Church presents Valentino as you've never heard him

Organist puts music to silent film classic

November 13, 2006|By Jacques Kelly | Jacques Kelly,sun reporter

Rudolph Valentino was riding across an Arabian sand dune as silent movie organist James Harp concluded a frantic version of the William Tell Overture.

The pews at the St. Mark Lutheran Church, built in 1898, vibrated from the dizzying peal of what sounded like 1,000 throbbing pipes. The audience erupted into spontaneous applause as the brass cascade bounced off the stained-glass windows and bejeweled Louis C. Tiffany Studios interior.

"You have to use that trumpet sparingly," Harp said in a musical understatement at the conclusion of his bravura performance yesterday afternoon. Any more use of the organ's trumpets might have brought temporary deafness.

For a little more than an hour within the darkened church nave, Harp summoned all the grand passions - lust, rage, revenge, joy, seduction and love - as he accompanied the 1926 film, The Son of the Sheik, starring Valentino in what proved to be his last movie. The great romantic icon of the 1920s died that year.

Baltimore audiences saw the film in the opening weeks of November 1926 at the old Century Theatre on Lexington Street. It too was accompanied by an organ.

Harp, a Jacksonville, Fla.-born graduate of the Peabody Conservatory of Music, is the St. Paul Street church's cantor, playing the organ and directing its choir. He is also the Baltimore Opera Company's chorus master.

"He has the gift to pair the music to the action perfectly," said Barry Richmond, a retired administrative judge who has helped underwrite the church's Sunday afternoon musical events. Harp is planning another silent film musical program next year on Palm Sunday. It'll be a biblical epic, perhaps Ben Hur or The Sign of the Cross.

This was a busy weekend for Harp. He left the Lyric Opera House in the early morning hours yesterday after his chorus had finished its vocal work in Verdi's Nabucco. By Sunday morning, he was up and out of his Bolton Hill home and playing "O God Our Help in Ages Past" for his regular church job at St. Mark's.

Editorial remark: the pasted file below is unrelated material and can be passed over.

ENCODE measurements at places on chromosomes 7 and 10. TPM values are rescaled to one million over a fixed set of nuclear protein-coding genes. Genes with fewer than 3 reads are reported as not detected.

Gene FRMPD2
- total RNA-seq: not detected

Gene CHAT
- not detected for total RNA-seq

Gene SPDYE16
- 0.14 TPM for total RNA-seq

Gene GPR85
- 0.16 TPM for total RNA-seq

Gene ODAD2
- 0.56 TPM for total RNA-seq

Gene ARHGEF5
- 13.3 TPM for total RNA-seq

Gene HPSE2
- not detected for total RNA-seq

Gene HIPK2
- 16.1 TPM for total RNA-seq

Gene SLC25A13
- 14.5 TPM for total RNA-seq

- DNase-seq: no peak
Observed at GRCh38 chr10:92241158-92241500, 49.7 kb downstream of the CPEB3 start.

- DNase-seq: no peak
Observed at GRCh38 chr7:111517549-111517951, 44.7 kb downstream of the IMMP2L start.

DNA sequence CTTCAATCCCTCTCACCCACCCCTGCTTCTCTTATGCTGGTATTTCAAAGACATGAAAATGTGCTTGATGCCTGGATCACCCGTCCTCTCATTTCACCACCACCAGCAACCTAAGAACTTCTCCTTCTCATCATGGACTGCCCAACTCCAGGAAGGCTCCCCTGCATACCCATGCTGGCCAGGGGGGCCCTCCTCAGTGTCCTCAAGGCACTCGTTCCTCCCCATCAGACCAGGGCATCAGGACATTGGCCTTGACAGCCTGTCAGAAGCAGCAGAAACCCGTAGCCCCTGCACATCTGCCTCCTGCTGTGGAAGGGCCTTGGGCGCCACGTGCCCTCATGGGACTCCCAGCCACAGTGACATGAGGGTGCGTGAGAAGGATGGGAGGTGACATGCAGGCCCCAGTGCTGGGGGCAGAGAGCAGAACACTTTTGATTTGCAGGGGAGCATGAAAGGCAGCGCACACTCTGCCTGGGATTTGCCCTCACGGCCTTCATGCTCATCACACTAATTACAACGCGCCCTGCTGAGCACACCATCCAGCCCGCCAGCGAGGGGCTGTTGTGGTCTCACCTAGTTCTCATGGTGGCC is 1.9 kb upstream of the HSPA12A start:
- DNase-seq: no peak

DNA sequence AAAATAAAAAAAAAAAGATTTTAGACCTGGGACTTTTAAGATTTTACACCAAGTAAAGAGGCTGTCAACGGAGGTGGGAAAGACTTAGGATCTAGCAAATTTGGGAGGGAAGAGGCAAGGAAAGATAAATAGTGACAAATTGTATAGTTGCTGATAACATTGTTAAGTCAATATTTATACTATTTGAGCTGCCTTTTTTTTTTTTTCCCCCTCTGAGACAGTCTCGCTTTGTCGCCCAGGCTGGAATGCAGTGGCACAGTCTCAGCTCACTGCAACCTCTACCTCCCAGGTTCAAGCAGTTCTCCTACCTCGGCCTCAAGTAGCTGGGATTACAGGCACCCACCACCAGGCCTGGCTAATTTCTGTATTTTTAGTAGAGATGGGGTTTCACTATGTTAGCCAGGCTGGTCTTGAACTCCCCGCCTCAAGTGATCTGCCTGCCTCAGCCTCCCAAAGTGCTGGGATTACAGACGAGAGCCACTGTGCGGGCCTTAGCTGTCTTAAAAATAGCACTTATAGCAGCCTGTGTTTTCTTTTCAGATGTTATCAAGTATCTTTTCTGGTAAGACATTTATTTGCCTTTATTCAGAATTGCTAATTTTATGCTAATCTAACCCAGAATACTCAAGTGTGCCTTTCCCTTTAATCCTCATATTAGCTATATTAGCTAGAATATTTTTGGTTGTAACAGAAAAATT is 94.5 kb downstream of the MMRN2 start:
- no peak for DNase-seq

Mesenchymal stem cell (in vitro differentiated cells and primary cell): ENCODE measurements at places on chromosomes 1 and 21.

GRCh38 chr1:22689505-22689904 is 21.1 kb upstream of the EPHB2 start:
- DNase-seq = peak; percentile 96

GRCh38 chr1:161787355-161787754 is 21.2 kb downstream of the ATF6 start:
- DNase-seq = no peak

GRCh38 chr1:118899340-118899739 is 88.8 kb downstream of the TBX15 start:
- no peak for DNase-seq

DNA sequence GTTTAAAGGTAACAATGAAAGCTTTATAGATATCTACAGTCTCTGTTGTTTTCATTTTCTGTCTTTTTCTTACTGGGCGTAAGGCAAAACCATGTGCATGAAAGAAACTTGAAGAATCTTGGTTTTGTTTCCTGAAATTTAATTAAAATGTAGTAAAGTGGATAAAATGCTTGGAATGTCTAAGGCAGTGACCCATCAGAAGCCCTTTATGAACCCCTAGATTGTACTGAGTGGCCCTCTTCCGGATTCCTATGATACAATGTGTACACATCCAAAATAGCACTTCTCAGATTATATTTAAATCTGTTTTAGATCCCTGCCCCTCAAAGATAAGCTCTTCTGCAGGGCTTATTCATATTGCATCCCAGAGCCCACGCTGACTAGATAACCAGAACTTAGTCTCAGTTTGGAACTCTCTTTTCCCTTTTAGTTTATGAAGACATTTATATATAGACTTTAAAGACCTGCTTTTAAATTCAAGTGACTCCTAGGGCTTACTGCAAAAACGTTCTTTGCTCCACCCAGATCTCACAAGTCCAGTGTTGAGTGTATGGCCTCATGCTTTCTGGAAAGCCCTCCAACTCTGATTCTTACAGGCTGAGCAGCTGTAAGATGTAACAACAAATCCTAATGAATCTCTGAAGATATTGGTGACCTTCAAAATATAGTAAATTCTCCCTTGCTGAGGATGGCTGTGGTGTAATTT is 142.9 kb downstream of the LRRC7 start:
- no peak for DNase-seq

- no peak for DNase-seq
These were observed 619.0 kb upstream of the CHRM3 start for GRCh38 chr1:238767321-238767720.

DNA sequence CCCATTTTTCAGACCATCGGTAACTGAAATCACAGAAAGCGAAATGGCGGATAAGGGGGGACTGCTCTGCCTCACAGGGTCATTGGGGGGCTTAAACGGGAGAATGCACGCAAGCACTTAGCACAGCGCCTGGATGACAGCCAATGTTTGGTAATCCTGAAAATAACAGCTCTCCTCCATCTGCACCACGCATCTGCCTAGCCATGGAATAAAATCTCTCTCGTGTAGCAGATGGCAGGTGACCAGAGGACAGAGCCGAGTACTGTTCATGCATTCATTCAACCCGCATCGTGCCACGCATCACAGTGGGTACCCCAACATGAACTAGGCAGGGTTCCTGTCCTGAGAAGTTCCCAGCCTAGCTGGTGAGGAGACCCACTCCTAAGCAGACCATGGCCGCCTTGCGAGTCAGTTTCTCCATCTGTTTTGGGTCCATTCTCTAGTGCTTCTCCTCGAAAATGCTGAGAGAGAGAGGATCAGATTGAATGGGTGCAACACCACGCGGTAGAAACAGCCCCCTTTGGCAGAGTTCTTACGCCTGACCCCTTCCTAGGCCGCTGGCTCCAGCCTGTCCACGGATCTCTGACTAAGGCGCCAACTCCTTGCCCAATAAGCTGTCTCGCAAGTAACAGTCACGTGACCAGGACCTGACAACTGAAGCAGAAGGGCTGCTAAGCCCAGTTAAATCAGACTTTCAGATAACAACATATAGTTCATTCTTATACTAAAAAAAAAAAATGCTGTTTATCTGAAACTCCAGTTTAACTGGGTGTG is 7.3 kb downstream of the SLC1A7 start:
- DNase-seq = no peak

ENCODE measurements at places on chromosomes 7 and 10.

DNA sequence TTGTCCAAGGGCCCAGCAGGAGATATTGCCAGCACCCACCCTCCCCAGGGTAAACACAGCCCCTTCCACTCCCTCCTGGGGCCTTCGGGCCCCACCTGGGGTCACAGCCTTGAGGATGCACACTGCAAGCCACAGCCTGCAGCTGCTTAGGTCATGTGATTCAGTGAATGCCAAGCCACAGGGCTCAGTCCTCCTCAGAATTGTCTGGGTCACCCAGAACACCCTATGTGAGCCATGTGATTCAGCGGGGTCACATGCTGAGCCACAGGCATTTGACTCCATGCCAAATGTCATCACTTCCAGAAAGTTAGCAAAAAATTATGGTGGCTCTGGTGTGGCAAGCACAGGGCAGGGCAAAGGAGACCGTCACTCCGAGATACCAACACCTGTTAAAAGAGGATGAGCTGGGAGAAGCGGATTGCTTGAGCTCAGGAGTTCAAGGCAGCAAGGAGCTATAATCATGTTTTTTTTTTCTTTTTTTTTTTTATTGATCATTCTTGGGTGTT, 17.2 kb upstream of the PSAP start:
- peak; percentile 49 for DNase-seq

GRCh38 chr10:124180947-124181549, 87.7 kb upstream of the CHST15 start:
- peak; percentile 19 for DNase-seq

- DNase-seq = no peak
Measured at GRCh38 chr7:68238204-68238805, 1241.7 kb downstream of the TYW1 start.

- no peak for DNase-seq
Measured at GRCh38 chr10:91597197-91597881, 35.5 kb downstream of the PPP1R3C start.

Then, at 2 p.m., he was back at the organ bench for 75 minutes of uninterrupted playing to accompany the silent film for a crowd of about 100. "The actors in the silent films accomplished everything with gestures and with their eyes," Harp said a few minutes before the United Artists film rolled. "They may not have had the soundtracks and the special effects, but what they accomplished was just as powerful as what you see today."

He loves the long close-ups and the camera's obsession with emotion as expressed in the eyes.

Those who missed Harp's performance have another chance this week to hear live music while watching silent films. The University of Maryland School of Law will show silent movies - including Laurel and Hardy's Two Tars - accompanied by organist Michael Britt beginning at noon Thursday at Westminster Hall, Fayette and Greene streets. Admission to the event is free, part of the school's Lunch Under the Pipes series.

Harp became interested in silent films about 10 years ago. Because of his background in opera, he was familiar with the music that musicians of the 1910s and 1920s would have employed to accompany films generally made before the coming of the soundtrack.

Movie houses occasionally had orchestras or an organ and organist - or a piano. The organ at St. Mark's, a Mohler installed in 1923, had a sound that was ideally suited to silent films, he said. When it was rebuilt and made its debut early this year, he made sure all the pipes, the flutes, celestes, strings, harp, oboe and diapason remained.

He's combed old bookshops for musical scores appropriate to period film, but mainly relies on his own taste and instinct for what his audience should be hearing.

"The humor he puts into it is just perfect," said Elsa Jane Siegmund, a member of the congregation.

Harp was assisted by Greg Weddig, a theater consultant whose fiancee is a member of the St. Mark's congregation. He used a DVD version of the film, which was projected through a Sanyo optical device that saw many years of service at the Lyric Opera House screening opera libretto surtitles far above the heads of the signers.

The film was shown on a temporary screen in front the church's altar.

Harp said he loved taking the situations and scenes in the silent movies and matching them with the works of the composers he knows. Because of its desert setting, he used a portion of operetta composer Sigmund Romberg's The Desert Song, an operetta written the same year as the Valentino film. He also drew from Bizet's Carmen and Massenet's Thais. For a scimitar brawl scene, he lifted the Suite Gothique by Leon Boellmann.

"For the dramatic rescue, I just had to use the William Tell Overture," Harp said. "There was nothing else but that."

jacques.kelly@baltsun.com

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